On the same day the dashcam video was released, Cook County prosecutors filed murder charges against Van Dyke, whose trial is ongoing at the criminal courthouse at 26th Street and California Avenue. Before Emanuel’s administration fought the video’s release, the mayor signed off on a $5 million city payment to McDonald’s family even though family members had not filed a lawsuit.
The video’s release sparked government and political upheaval across the city, including waves of protests, a federal investigation into Chicago policing, an overhaul of how the city conducts internal police misconduct probes and Emanuel’s firing of Garry McCarthy as police superintendent.
McCarthy is planning to run for mayor next year. Emanuel, meanwhile, dropped out of running for a third term in a bombshell announcement just days before Van Dyke’s trial started.
Emanuel administration officials said there was no inconsistency between Emanuel’s comments and Noble’s testimony.
“The reports and testimony provided by Mr. Noble reflect his conclusions in individual cases and his testimony does not contradict the mayor’s statement regarding a code of silence,” according to a statement from Law Department spokesman Bill McCaffrey. “Any suggestion that it does is simply posturing by plaintiffs’ attorneys as part of an attempt to litigate through the media instead of the courts.”
McCaffrey pointed to testimony Noble gave in another case where he highlighted that Emanuel never stated in his speech that the code of silence was “widespread or pervasive.”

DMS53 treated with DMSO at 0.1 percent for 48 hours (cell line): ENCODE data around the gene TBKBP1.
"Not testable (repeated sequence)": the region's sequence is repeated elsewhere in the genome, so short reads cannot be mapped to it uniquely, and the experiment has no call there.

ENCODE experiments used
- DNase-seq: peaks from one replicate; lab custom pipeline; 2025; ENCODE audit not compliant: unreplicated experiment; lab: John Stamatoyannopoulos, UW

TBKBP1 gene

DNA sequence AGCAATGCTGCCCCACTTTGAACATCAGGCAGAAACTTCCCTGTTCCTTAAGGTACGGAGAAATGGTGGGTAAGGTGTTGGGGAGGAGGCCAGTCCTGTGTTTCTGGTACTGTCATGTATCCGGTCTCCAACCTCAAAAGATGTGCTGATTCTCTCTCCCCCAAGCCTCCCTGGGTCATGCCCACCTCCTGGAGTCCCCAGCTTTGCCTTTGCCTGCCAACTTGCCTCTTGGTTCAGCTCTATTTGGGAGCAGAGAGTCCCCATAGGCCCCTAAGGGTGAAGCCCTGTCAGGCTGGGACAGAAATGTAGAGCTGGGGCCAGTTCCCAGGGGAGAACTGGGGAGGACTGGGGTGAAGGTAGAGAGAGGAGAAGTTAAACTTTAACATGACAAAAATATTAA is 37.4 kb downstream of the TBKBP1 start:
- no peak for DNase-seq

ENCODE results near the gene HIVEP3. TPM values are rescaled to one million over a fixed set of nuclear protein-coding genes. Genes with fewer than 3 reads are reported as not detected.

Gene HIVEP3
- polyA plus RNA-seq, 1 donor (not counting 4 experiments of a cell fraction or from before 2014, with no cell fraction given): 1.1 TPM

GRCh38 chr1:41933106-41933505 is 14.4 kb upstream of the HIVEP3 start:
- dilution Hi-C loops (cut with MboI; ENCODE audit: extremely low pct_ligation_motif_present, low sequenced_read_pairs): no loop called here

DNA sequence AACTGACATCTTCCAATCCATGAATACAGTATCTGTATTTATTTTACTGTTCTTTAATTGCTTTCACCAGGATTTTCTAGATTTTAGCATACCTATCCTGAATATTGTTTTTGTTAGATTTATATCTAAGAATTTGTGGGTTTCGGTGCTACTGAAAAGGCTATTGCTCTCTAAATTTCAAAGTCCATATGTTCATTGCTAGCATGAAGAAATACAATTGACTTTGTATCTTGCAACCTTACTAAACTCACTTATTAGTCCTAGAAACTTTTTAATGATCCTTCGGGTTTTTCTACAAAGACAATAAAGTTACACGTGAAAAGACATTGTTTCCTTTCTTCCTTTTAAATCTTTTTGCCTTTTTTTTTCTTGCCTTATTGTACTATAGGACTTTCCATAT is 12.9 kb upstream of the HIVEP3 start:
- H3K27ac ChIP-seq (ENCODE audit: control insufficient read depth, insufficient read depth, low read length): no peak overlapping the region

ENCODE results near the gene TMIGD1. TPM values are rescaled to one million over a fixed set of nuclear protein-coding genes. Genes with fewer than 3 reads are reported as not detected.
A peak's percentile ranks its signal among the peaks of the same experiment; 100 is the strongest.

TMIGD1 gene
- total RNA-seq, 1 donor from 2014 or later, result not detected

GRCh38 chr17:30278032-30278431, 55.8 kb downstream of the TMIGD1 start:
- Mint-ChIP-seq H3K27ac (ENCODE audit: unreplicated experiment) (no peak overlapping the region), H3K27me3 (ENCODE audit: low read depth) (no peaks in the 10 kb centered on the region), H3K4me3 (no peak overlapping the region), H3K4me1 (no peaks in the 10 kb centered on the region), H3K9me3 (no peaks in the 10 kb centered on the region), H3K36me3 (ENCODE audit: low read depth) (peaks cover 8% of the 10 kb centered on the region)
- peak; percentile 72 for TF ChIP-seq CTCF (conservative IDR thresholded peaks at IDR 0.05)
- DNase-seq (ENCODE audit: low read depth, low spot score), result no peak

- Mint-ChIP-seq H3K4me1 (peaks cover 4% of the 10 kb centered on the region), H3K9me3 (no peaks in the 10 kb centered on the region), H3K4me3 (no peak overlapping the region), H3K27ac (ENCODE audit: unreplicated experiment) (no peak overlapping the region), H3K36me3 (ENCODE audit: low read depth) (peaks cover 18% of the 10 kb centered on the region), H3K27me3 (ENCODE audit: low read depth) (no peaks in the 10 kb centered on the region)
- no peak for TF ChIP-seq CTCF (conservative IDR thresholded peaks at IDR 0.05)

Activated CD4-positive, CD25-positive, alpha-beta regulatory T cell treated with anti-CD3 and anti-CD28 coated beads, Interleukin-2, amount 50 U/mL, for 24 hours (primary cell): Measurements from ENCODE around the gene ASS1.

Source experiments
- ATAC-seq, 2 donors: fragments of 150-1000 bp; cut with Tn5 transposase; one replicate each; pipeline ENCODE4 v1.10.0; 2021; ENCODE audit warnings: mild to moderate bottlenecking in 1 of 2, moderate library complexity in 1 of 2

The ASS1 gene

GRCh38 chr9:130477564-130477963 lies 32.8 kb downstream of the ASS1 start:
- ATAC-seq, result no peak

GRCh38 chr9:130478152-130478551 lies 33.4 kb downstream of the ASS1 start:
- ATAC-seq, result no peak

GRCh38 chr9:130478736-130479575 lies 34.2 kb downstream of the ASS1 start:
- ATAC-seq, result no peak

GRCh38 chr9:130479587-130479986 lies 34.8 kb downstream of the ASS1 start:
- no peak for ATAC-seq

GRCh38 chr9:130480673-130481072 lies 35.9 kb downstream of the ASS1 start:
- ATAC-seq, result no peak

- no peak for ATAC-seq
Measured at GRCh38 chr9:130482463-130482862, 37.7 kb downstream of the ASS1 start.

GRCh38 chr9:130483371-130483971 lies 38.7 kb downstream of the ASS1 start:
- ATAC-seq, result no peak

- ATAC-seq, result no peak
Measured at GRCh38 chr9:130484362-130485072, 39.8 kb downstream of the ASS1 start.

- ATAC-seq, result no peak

“It is my opinion that there is no evidence of a widespread pattern, practice or custom of CPD officers engaging in a code of silence to the extent that an officer would believe they could engage in a constitutional violation with impunity,” Noble wrote.
Noble declined to comment for this story.
Nationwide, Noble has either testified, filed written reports or provided sworn depositions in more than 100 police misconduct cases. In many of those cases he has worked on behalf of cities or police departments, but he also has worked for attorneys representing plaintiffs suing police.
In one high-profile case, Noble served as an expert witness for the family of Tamir Rice, a 12-year-old boy who was fatally shot by a Cleveland police officer in November 2014 while playing with a pellet gun on a playground.
But in Chicago, Noble has consistently worked as an expert for the city, which records show has paid him more than $328,000 over the past eight years. In all, he has weighed in on at least 26 police misconduct lawsuits on behalf of the city, including the five that involved code of silence allegations after Emanuel decried the problem in his 2015 speech, city records show.